The #ActsOfGood Awards are just one part of P&G’s larger mission to help communities around the world to grow. For generations, P&G has been a force for growth—making everyday products that people love and trust—while also being a force for good by giving back to the communities where we live, work, and serve consumers. This includes serving over 90,000 people affected by emergencies and disasters through the Tide Loads of Hope mobile laundry program and helping some of the millions of girls who miss school due to a lack of access to period products through the Always #EndPeriodPoverty initiative.

Visit upworthy.com/actsofgood and fill out the nomination form for a chance for you or someone you know to win. It takes less than ten minutes to help someone make an even bigger impact.

Modern Families

## Wife whose husband can’t cook mac ‘n cheese says we’ve set the bar ‘waaay too low’ for men

### The instructions are on the box.

A box of mac 'n cheese and a confused man.

As women work their way towards equality when it comes to the division of domestic labor, a new trend has them pointing out how men use weaponized incompetence to get out of their responsibilities.

Weaponized incompetence is a strategy in which someone appears incapable of performing specific tasks so that someone else has to pick up the slack. Many men use this tactic to make women primarily responsible for household chores, cooking and caring for children.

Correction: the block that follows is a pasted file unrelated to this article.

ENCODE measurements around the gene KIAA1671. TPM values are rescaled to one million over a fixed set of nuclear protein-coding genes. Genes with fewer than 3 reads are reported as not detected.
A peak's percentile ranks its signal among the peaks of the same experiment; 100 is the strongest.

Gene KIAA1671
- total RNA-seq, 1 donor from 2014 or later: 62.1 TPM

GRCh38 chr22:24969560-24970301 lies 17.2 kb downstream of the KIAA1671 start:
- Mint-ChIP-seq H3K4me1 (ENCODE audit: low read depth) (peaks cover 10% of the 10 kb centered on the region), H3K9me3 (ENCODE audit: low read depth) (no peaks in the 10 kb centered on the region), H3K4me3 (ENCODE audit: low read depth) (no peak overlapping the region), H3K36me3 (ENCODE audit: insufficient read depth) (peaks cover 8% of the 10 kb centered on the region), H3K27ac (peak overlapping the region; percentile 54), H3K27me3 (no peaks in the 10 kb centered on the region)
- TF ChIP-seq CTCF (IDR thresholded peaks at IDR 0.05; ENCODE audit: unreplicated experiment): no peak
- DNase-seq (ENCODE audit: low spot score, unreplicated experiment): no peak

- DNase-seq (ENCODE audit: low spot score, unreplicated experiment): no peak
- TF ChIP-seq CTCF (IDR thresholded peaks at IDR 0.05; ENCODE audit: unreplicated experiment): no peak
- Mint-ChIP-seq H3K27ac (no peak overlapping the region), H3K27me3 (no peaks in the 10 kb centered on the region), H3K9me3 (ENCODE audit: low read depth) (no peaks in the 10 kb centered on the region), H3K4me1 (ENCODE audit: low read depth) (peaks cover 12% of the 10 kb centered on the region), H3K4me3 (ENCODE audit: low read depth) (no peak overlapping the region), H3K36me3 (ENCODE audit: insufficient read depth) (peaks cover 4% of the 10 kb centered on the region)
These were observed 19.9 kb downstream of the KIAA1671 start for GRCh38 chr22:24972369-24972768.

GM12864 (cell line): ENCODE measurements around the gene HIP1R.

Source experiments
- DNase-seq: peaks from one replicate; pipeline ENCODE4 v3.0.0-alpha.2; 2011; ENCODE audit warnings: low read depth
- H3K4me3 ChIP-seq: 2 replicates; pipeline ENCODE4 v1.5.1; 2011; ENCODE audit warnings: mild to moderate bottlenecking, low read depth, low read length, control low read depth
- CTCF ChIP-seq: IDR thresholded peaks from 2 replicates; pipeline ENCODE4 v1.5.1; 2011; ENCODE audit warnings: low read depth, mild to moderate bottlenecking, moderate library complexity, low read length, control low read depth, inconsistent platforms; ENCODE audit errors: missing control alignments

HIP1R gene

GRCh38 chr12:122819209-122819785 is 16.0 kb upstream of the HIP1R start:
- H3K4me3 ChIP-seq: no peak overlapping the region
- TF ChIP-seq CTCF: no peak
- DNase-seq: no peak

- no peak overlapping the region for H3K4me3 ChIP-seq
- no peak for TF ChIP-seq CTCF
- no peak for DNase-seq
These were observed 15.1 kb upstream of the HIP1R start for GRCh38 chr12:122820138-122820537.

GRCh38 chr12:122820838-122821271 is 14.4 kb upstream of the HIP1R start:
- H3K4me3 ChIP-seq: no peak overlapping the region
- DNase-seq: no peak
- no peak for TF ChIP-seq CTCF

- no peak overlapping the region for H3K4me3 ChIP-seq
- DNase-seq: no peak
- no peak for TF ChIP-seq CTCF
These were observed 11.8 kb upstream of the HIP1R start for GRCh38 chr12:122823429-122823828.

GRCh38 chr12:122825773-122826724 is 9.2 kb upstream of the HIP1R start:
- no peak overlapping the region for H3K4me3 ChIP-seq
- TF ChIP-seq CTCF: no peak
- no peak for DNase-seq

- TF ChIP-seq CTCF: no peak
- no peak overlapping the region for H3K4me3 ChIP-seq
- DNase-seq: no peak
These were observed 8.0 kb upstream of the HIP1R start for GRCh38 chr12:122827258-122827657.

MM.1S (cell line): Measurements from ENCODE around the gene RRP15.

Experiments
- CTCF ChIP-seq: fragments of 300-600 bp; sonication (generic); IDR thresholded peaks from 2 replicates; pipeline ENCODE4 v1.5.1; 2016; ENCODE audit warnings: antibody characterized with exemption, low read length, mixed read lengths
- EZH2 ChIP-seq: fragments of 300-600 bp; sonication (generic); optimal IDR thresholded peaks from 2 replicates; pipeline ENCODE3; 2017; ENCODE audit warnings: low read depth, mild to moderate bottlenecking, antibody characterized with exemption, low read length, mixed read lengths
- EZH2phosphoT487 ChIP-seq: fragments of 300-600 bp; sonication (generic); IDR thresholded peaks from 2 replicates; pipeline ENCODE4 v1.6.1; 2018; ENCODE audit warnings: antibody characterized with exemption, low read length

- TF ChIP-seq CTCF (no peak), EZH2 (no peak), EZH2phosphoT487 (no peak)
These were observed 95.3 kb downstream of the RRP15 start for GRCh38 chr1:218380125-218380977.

“This is something that women have been dealing with all their lives,” Nadine Shaanta Murshid, PhD, associate professor of social work at the University at Buffalo, believed to have coined the term, told The Skimm. “The idea is that men are not good at certain things like domestic labor. And so, why not have women who are good at it, do it, because they're naturally predisposed to being good at this?”

A Redditor who goes by the name Latitude32 shared a powerful example of weaponized incompetence on a women’s forum in a post that has received over 1,300 comments. The post is titled: “Husband asked me how to do mac and cheese.”

“The kids had to be fed and I started a pot to make mac and cheese,” Latitude32 wrote. “I left it cooking to move on to the next task — to bathe our dog. I asked my husband to finish up the mac and cheese so I could continue bathing our dog.”

Unfortunately, he needed help making macaroni and cheese, a dish with only a few basic steps. This was strange because the man was an IT engineer who knew a thing or two about reading instructions and carrying out complex tasks.

“I'm elbow deep in dog hair and soap and the next thing I know, he had the nerve to ask me, ‘What do I do after draining the pasta?’ EXCUSE ME? Our kids are 13 and 5, so he has done mac and cheese MULTIPLE TIMES by now. Additionally, the instructions are, literally, ON THE BOX,” Latitude32 continued.

Her response to her husband? “Some of the best chefs in the world are men and you should figure it out.”

“If this isn't weaponized incompetence, I don't know what is,” Latitude32 concluded her post. “I can't help but think we've set up the bar for guys waaaay too low.”

The post received many comments from women complaining that their husbands relied on weaponized incompetence to shield them from household responsibilities. However, many shared some constructive advice on how they solved the problem by setting appropriate boundaries with their husbands.

“My favorite saying always works here. ‘Pretend I’m dead. What would you do?’ I will not allow the weaponized incompetence,” Socialmediaignorant wrote. “If my husband pulls that ‘oh how do you do a simple task,’ I remind him he has THREE degrees, so I have every faith in him to figure it out,” No-Winter1049 added.